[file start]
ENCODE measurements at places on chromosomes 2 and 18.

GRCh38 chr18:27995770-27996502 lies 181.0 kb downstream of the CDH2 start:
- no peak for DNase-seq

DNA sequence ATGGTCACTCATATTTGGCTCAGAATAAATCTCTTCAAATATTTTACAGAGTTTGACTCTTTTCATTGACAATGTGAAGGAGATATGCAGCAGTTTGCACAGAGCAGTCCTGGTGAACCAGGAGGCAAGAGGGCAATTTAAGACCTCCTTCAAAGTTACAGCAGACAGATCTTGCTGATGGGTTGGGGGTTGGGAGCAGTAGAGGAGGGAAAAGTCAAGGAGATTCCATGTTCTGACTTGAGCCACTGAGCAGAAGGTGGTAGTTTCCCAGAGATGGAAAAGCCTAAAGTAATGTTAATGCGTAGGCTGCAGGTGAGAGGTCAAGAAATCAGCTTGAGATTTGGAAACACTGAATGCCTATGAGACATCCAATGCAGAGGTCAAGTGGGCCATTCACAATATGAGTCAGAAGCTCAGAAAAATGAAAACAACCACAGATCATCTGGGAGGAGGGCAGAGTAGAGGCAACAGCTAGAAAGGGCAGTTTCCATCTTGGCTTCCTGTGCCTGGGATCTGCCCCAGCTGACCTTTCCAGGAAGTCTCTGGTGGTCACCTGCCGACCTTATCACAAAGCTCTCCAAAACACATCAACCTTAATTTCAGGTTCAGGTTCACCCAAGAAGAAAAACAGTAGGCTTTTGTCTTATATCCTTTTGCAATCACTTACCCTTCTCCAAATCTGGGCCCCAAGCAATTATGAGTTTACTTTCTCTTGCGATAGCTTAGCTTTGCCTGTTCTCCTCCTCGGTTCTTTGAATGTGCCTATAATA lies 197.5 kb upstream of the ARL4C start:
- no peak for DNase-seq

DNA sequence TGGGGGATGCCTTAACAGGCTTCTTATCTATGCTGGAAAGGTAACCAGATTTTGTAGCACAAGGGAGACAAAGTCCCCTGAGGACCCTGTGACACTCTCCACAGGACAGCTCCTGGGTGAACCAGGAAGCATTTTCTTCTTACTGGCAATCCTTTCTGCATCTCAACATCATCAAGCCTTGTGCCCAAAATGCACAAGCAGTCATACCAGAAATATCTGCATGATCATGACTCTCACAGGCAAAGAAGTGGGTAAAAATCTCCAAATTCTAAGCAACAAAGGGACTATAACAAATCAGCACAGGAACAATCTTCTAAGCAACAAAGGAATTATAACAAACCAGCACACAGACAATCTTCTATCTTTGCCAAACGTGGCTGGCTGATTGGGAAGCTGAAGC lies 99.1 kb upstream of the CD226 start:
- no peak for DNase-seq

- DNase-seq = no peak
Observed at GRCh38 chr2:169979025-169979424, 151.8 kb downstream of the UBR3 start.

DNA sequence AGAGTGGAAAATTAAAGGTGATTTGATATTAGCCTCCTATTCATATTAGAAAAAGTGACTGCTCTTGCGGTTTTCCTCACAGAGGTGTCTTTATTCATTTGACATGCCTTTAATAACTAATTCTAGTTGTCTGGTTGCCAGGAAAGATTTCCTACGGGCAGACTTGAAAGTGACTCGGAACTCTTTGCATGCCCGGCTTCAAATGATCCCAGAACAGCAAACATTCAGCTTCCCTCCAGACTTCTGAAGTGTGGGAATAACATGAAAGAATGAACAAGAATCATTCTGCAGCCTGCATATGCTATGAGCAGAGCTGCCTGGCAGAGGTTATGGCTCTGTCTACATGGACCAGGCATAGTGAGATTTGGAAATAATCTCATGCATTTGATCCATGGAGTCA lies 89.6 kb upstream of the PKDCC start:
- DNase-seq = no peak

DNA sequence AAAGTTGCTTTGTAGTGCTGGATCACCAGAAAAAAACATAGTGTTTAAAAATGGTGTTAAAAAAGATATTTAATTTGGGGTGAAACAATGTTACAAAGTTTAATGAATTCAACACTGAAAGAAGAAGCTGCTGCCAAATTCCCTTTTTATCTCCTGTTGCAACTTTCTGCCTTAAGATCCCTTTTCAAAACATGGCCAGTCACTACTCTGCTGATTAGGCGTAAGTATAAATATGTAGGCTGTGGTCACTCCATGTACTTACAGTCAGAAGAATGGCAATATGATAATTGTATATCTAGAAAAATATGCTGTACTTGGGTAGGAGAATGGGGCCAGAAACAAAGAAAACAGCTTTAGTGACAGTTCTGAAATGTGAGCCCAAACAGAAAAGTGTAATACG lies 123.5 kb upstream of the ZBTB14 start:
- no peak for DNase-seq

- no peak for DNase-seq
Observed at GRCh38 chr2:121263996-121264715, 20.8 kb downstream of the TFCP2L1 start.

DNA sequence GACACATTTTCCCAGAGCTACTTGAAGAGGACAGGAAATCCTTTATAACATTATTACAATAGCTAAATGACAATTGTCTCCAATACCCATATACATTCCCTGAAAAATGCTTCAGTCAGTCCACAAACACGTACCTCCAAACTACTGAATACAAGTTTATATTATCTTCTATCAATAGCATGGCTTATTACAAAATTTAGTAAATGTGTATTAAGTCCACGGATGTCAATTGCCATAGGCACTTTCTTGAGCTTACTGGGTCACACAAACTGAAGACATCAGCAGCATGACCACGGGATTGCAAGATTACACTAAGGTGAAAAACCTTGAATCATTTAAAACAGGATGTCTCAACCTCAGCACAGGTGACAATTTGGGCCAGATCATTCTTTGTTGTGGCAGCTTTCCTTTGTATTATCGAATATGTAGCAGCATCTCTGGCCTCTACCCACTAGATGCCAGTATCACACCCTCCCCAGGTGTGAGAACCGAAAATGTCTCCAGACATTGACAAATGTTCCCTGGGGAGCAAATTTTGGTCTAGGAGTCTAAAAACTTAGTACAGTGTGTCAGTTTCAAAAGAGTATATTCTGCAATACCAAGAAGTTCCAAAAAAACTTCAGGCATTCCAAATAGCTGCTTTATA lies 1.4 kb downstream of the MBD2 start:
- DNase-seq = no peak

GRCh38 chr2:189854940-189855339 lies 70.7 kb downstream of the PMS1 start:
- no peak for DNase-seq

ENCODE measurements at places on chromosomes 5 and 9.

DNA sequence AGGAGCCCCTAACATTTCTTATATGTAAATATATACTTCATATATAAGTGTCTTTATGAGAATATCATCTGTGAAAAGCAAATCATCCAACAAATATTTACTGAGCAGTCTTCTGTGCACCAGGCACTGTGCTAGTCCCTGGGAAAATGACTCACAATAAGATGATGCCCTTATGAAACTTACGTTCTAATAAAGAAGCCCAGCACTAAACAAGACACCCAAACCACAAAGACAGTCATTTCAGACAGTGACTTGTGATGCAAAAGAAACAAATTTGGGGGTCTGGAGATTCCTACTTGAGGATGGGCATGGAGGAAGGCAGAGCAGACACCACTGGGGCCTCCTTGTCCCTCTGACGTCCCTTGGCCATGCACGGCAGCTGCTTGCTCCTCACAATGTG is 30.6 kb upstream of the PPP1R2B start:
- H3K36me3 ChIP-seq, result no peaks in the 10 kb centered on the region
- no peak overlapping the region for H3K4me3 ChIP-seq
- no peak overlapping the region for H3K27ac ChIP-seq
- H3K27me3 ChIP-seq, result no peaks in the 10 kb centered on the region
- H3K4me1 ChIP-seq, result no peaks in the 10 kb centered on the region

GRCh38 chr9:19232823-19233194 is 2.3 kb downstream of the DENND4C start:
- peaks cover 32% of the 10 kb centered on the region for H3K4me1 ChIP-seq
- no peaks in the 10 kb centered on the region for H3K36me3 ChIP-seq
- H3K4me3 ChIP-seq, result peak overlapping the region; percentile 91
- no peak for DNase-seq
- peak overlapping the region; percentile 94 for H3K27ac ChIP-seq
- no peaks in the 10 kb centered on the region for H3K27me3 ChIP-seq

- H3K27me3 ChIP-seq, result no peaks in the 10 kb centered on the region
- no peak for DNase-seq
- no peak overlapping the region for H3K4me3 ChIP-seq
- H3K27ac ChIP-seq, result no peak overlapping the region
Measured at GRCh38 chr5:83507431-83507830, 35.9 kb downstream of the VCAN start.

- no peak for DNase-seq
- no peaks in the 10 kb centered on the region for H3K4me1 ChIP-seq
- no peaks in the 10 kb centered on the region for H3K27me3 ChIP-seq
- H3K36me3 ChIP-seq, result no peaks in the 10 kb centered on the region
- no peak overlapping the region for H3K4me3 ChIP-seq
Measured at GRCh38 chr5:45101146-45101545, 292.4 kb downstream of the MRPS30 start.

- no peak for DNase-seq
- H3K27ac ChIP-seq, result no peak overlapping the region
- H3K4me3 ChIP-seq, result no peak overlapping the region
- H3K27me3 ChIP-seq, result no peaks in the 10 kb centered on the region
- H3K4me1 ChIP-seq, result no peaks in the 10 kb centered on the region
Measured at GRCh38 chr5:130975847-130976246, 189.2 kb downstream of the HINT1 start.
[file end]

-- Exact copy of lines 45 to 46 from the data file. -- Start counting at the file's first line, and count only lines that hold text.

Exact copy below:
- no peak for DNase-seq
- H3K27ac ChIP-seq, result no peak overlapping the region